Demand-Pull Inflation occurs when aggregate demand outpaces aggregate supply in an economy. Basically the idea behind this concept is that as inflation rises so does real gross domestic products rise and the unemployment rate falls as the economy moves on the Phillips curve (Miller, 1997). Basically this is a case of having tons of money but not enough things to buy it with. Cost-Push Inflation occurs when there is a substantial increase in the cost of important goods or services where no suitable alternative is available (Miller, 1997). Basically, cost-push inflation is what the ecomony experienced in the recent oil crisis.
There was a decrease in the production of oil and that caused the prices of oil to increase. Gasoline companies that relied on the oil had to then pay more to get the oil they needed and they in turn passed on the increase of oil prices to the consumer by raising gas prices at the pumps. The basic difference between the two types of inflation is that demand-pull inflation is seen as constructive to a faster rate of economic growth since the excess demand and favourable market conditions will stimulate investment and expansion, while cost-push inflation is more of a “supply shock” inflation.
Inflation is measured using what are called indexes. One kind of index that is used to measure inflation is the consumer price index (CPI). The CPI is a measurement of the average price of consumer goods and services purchased by households. The percent change in the CPI is a measure of inflation Two basic types of data are needed when using the CPI index: price data and weighting data. The price data are collected for a sample of goods and services from a sample of sales outlets in a sample of locations for a sample of times.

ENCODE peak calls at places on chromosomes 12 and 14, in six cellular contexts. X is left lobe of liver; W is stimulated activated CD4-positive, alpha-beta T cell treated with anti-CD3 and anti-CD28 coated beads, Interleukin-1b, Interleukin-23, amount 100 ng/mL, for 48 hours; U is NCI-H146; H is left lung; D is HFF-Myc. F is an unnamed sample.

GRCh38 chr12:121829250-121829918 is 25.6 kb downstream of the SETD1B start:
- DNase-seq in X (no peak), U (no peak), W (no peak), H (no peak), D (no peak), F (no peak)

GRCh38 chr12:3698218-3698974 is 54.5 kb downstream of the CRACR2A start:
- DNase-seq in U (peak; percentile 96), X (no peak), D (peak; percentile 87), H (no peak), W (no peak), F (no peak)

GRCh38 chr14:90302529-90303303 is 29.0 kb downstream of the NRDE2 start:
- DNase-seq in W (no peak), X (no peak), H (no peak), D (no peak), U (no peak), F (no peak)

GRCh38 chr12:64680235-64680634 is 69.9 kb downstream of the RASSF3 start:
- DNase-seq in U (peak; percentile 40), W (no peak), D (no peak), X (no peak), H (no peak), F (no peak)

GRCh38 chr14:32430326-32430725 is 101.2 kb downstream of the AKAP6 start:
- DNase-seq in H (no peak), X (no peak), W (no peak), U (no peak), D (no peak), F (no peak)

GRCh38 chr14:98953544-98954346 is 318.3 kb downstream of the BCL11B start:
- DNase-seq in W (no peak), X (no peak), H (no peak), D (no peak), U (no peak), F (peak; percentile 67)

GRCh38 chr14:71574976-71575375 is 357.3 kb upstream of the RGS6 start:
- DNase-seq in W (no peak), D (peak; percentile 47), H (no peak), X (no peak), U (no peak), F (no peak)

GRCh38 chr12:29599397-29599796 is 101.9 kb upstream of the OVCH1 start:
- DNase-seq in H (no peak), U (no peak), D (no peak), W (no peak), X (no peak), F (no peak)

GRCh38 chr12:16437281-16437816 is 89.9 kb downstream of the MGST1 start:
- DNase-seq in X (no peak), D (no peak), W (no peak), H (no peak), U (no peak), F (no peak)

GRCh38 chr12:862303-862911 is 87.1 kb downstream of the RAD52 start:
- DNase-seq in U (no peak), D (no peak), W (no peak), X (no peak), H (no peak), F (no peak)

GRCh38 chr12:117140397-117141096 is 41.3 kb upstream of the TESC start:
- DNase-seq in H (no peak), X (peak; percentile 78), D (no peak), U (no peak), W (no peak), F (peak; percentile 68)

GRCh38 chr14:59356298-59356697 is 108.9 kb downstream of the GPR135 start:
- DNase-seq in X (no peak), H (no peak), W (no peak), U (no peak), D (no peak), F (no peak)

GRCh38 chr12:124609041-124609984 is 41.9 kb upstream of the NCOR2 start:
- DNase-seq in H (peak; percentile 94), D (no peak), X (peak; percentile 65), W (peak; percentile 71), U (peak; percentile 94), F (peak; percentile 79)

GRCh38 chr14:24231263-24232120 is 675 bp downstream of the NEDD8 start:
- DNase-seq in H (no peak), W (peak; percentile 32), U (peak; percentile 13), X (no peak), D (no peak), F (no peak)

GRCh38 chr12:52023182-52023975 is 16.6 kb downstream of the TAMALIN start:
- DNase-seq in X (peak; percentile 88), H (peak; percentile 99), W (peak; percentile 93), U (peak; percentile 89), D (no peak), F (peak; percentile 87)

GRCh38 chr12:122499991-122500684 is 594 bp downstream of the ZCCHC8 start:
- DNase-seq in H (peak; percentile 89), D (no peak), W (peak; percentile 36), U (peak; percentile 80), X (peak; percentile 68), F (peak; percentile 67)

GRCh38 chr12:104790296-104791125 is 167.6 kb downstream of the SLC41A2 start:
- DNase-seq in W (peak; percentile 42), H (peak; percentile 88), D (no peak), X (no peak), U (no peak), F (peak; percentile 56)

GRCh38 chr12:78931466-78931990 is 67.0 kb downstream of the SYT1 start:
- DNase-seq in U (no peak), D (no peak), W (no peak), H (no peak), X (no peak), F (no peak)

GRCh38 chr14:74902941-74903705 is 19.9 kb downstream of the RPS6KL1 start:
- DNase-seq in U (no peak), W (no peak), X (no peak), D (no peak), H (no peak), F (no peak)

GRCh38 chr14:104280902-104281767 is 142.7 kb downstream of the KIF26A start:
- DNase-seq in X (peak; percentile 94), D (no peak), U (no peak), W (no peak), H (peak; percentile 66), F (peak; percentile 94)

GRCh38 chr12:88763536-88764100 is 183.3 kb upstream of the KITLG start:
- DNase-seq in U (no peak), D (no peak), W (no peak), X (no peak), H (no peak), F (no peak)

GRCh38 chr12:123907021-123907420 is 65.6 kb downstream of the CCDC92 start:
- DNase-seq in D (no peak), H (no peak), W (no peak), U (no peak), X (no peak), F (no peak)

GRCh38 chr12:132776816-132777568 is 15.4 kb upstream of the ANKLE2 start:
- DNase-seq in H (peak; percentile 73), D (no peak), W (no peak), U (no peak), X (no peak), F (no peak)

The weighting data are estimates of the shares of the different types of expenditure as fractions of the total expenditure covered by the index. These weights are usually based upon expenditure data obtained for sampled periods from a sample of households. Together the types of data helped give a clear picture of how inflation is effecting the economy. A second index that is used to measure inflation is the producer price index (PPI).
The PPI is a measurement of the average changes in prices received by domestic producers for their output.. PPI measures the pressure being put on producers by the costs of their raw materials. This could be “passed on” to consumers, or it could be absorbed by profits, or offset by increasing productivity. The PPI in this way will give a clearer idea of cost-pull inflation while it would seem that the CPI gives a clearer indication of demand-pull inflation (Miller, 1997).